By Bella McEnroe, Media and Communication, ’24
Ozark, a Netflix original that came out in 2017 stars the Byrde family and their middle class life. Marty Byrde is a financial planner working in Chicago who abruptly relocates his family to the Ozarks. While living there he involves not only himself, but his family too, in laundering money for a drug cartel. Ozark takes the idea of a middle class mindset to a whole new level implying that those with this lifestyle will do whatever they can to keep up.
The show revolves around this character of Marty, who has children who aren’t interested in him and a wife that has simply fallen out of love. Their jobs place their family in the middle class ranking. This idea of class is brought into play during a scene where the couple is sitting with their financial advisor, having a discussion on how exactly to spend their money. Hitting home with the middle class, the show brings up a lot of post-great recession structural problems that we still have. Having a behavioral connect to the middle class (Teodorczuk).
Marty Byrde has no problem when it comes to leaving the boring middle class life he knows and moving to the Ozarks. It is evident in his whole family’s reactions after moving that they are no longer “bored”. The show picks up immensely once the money laundering begins and gets rid of stigmas around a middle class family. Those who are familiar with this lifestyle can understand that you’re working for stability and a semi-decent life. Ozark, is considered a middle class nightmare amped to the extreme — in a blink everything you’ve worked for is gone, your stability shattered and the future is feared for (Egner) making the show all the more interesting.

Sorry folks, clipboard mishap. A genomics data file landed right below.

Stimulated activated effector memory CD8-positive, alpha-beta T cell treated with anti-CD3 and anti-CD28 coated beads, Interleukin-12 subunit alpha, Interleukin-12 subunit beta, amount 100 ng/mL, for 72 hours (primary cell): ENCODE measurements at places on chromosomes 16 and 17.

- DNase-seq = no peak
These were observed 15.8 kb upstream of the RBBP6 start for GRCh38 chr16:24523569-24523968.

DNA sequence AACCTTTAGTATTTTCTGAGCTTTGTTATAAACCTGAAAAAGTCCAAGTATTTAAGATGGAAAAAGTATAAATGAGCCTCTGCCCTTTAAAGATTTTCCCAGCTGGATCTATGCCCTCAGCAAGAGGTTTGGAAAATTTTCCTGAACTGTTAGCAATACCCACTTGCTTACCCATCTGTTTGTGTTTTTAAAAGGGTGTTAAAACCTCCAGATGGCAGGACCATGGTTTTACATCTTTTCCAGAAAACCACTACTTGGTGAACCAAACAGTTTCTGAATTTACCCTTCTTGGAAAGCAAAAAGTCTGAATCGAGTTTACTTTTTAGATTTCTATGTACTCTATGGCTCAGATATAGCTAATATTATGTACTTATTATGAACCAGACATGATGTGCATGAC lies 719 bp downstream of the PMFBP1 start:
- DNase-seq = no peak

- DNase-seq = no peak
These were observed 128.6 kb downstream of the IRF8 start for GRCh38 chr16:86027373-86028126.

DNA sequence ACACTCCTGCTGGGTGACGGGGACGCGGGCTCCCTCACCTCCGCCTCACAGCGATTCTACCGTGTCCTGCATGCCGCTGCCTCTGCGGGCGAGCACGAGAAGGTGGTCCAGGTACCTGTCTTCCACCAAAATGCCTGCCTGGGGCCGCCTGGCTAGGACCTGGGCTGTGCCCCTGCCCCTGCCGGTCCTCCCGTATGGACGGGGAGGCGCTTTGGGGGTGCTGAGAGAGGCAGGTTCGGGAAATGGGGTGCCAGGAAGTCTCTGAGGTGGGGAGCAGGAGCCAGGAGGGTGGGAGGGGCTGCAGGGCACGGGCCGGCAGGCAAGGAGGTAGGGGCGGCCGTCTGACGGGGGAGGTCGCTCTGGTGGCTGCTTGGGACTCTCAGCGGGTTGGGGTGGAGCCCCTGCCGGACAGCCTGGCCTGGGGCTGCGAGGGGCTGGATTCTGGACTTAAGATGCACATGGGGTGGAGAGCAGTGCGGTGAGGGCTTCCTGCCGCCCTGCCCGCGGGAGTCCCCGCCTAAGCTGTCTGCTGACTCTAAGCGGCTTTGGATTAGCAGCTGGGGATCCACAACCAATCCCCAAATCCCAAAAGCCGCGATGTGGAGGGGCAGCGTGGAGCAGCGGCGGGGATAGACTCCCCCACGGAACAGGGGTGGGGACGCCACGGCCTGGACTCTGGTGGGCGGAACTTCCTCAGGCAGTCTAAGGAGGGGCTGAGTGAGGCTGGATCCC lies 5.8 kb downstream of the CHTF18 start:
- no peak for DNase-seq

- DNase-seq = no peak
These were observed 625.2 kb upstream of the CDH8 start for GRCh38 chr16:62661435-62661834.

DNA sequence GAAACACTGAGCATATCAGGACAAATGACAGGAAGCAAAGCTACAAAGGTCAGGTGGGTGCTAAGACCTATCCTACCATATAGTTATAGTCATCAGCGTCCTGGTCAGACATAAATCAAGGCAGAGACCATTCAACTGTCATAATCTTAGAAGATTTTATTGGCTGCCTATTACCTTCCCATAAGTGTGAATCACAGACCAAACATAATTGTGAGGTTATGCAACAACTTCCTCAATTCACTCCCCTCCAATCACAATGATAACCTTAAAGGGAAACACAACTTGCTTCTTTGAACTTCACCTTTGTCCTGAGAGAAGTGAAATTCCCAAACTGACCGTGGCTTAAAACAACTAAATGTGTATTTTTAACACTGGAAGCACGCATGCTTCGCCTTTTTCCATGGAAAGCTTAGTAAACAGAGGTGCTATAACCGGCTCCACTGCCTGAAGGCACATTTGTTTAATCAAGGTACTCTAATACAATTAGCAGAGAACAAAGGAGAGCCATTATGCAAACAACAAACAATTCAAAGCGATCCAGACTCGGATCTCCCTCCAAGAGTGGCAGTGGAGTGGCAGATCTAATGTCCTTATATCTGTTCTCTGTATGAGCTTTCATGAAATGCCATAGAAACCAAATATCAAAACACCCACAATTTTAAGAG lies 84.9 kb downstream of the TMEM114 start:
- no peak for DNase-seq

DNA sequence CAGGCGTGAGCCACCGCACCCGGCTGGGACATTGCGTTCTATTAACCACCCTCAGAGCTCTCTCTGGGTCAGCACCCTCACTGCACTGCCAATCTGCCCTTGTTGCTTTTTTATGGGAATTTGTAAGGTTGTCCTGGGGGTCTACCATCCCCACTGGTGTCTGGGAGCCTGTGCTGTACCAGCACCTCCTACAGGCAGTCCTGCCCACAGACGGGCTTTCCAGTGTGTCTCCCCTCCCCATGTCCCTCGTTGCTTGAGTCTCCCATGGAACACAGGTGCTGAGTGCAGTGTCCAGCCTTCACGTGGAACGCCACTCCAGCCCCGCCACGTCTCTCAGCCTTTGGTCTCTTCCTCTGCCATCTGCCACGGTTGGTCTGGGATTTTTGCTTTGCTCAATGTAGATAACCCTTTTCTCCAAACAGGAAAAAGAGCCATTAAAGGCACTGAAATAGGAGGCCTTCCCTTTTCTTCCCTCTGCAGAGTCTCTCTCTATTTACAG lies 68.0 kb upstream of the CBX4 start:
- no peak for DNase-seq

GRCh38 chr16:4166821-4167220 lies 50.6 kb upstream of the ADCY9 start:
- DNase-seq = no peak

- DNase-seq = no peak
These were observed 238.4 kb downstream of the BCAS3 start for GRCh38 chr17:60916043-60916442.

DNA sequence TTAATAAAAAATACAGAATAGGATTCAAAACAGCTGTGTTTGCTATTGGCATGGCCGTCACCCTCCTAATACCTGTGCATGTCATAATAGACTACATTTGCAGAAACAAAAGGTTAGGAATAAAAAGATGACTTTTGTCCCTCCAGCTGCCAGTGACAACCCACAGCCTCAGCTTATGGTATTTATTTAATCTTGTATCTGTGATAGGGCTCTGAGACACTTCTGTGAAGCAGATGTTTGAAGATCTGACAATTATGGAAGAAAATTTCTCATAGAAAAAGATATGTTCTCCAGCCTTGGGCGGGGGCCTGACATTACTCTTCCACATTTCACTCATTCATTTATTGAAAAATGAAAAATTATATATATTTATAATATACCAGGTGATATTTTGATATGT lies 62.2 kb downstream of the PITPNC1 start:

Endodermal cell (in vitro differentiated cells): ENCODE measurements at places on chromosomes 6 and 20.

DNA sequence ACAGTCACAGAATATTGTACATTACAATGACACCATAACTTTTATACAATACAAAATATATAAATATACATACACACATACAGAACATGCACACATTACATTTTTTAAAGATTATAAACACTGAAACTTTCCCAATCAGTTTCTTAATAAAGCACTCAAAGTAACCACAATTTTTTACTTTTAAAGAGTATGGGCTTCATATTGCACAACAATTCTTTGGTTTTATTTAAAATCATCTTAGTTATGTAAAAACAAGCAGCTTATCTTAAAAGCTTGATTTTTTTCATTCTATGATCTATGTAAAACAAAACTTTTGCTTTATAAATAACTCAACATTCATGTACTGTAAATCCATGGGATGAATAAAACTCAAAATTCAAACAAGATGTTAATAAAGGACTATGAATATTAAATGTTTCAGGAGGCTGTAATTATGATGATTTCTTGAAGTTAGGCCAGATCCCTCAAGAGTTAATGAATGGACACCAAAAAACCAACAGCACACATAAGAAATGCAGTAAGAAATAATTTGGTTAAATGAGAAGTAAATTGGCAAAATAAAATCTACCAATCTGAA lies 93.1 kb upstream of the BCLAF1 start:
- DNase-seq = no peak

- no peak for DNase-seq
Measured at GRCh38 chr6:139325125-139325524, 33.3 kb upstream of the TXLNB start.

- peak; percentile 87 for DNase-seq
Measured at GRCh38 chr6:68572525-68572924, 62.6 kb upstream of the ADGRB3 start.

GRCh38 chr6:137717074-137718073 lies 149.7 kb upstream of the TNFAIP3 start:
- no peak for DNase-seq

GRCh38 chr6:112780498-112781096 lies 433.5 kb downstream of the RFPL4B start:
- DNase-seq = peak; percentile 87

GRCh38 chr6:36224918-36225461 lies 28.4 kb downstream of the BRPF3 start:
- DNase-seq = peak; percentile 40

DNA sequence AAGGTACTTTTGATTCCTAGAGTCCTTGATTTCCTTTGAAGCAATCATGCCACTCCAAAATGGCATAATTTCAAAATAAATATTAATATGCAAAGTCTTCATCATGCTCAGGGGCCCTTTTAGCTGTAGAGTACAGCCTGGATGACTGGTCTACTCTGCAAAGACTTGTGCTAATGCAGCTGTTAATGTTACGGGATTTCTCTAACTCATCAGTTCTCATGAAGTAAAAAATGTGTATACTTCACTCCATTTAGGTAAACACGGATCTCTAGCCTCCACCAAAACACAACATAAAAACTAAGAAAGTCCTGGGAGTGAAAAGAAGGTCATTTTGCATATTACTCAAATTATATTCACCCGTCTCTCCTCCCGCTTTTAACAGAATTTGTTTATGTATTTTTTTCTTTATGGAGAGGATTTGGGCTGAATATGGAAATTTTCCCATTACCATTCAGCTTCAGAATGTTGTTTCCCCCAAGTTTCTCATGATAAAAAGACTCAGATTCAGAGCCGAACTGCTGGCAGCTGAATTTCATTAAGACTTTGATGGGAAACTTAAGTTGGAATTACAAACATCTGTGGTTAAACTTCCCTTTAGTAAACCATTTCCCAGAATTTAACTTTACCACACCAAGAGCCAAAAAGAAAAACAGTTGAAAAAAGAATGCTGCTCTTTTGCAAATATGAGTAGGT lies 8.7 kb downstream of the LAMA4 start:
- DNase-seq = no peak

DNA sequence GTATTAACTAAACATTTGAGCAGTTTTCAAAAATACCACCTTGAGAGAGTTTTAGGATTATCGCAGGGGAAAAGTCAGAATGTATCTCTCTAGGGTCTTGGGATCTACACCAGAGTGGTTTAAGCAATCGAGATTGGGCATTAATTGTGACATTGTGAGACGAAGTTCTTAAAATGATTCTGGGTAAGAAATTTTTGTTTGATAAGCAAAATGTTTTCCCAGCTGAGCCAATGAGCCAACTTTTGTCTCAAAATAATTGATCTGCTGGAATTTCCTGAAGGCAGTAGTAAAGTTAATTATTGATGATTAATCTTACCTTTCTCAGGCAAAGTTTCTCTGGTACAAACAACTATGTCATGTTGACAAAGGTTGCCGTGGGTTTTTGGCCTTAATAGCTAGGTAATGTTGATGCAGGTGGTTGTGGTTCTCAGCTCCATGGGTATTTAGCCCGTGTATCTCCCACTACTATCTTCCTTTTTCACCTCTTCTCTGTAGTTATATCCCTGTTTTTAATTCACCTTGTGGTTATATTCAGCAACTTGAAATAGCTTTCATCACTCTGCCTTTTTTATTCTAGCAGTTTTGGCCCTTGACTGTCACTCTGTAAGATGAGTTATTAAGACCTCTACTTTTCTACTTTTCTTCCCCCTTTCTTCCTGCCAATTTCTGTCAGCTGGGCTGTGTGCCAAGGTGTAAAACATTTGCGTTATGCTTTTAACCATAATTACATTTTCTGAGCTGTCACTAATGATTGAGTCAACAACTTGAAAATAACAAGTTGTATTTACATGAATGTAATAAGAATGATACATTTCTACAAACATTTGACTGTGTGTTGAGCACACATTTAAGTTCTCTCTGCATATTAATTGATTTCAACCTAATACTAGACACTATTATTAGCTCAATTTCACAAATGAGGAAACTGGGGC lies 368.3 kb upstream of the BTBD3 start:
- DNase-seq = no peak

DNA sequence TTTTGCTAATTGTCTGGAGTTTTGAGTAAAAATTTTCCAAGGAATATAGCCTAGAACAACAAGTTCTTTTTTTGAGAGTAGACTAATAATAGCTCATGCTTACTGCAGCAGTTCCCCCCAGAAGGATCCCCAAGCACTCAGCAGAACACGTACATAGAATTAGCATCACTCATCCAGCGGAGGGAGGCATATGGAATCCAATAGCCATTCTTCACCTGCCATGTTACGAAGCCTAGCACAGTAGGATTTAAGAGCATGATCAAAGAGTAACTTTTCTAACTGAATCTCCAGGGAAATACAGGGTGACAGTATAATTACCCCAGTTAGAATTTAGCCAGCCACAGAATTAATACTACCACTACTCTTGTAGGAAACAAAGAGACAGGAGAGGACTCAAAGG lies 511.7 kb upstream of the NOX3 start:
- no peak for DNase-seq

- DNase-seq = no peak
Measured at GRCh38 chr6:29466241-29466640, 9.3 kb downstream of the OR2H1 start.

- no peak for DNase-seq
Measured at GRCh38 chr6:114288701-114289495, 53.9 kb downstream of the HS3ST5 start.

The middle class is known to have pressure in regards to keeping their social status where it is. Ozark depicts this by taking it to a whole new level, showing the emotional tension of the American and the global, middle class. Under increasing pressure to maintain its rank in the face of an attack by corporate capital which is affecting this class as well as the working class below (Broe). The Byrde family has no problem with going to extreme lengths, risking their lives and the lives of others to keep the life they’ve known.
The Byrde’s also meet other types of families during their stay at the Ozarks, one being a more extreme low-ranking family compared to theirs. Ruth, a member of this family, is a teenager who forms a strong bond with Marty Byrde. She was once known for her thieving ways but, after meeting Marty something changes. He too wants to take her from this lower class life. Marty and Wendy Byrde bring Ruth into their home on multiple occasions where she lives what could be considered a “better” lifestyle. Showing the contrast between the middle and lower class furthers the idea that those in the middle class will do what they can to stay there, and help those they care for get to it. Not only is this shown through the characters but the setting, where expansive waterfront mansions sit within a few miles of trailer parks (Egner).
Whether or not this depiction of the middle class is as accurate as many would think, the idea is brought up frequently. The whole show features this family working for someone higher up to maintain their position on the social class scale. If the Byrde family doesn’t keep fighting, they will be killed or, in middle-class terms, fall into the working-class poverty of those who surround them in the Ozarks, which is a kind of death for this class (Broe). Through this constant battle the middle class mindset emerges, showcasing the security people in this state feel in regards to their position in society.
Broe, Dennis. “’Ozark’ and Middle-Class Life under Pressure; Dr. Freud in ‘Vienna Blood’.” People’s World, 14 Apr. 2020, peoplesworld.org/article/ozark-and-middle-class-life-under-pressure-dr-freud-in-vienna-blood/.
Egner, Jeremy. “’Ozark’ on Netflix: This Lake Has Hidden Depths.” The New York Times, The New York Times, 14 July 2017, www.nytimes.com/2017/07/14/arts/television/ozark-netflix-jason-bateman-laura-linney.html.
Teodorczuk, Tom. “We Asked Financial Advisers: How Realistic Is Netflix’s Show ‘Ozark’?” MarketWatch, MarketWatch, 19 Aug. 2017, www.marketwatch.com/story/we-asked-financial-advisers-how-realistic-is-netflixs-new-show-ozark-2017-08-02.